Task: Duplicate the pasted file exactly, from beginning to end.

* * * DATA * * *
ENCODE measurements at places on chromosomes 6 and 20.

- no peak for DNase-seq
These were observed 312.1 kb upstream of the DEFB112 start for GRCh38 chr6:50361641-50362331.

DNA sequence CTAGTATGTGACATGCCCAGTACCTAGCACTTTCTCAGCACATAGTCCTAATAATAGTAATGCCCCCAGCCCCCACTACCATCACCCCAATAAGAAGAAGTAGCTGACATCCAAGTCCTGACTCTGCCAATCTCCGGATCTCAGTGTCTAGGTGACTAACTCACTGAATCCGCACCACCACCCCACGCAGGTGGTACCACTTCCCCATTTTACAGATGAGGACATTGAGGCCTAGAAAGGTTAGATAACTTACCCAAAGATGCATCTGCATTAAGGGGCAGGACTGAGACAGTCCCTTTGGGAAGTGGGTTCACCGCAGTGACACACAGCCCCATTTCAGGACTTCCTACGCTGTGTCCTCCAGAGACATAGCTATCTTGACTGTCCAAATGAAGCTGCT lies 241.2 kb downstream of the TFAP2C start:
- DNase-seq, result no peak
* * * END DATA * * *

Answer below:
ENCODE measurements at places on chromosomes 6 and 20.

- no peak for DNase-seq
These were observed 312.1 kb upstream of the DEFB112 start for GRCh38 chr6:50361641-50362331.

DNA sequence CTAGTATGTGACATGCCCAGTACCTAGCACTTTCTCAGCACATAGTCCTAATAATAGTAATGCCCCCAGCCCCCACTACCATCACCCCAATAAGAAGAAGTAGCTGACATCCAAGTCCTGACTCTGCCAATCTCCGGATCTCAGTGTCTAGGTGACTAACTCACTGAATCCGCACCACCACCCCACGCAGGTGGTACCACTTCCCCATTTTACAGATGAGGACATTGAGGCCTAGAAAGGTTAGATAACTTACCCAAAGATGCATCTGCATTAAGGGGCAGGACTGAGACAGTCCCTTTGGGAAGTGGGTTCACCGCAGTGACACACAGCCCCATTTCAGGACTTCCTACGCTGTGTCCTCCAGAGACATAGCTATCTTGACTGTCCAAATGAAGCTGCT lies 241.2 kb downstream of the TFAP2C start:
- DNase-seq, result no peak